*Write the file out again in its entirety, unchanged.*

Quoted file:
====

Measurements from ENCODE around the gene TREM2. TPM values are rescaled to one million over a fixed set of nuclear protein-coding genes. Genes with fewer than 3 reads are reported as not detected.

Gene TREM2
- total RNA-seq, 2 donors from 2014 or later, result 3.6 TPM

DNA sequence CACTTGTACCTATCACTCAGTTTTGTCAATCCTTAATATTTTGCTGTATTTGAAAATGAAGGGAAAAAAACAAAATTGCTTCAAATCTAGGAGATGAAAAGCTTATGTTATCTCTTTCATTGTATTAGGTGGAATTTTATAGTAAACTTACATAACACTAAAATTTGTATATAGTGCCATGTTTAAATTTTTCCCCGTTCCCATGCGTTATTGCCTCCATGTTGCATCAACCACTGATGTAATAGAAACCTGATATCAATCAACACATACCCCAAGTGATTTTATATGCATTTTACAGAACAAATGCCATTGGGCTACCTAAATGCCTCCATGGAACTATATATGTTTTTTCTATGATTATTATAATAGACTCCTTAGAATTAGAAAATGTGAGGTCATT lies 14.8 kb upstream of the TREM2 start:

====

Measurements from ENCODE around the gene TREM2. TPM values are rescaled to one million over a fixed set of nuclear protein-coding genes. Genes with fewer than 3 reads are reported as not detected.

Gene TREM2
- total RNA-seq, 2 donors from 2014 or later, result 3.6 TPM

DNA sequence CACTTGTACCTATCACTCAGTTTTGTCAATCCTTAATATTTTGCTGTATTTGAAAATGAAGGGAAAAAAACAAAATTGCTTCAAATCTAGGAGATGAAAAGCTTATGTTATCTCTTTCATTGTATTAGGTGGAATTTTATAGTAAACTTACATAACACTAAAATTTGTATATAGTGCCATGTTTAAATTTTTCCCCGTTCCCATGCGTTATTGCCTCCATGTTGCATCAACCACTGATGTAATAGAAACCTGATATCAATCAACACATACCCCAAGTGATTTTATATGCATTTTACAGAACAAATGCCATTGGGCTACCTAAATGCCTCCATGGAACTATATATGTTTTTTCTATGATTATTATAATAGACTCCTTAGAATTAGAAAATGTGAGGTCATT lies 14.8 kb upstream of the TREM2 start: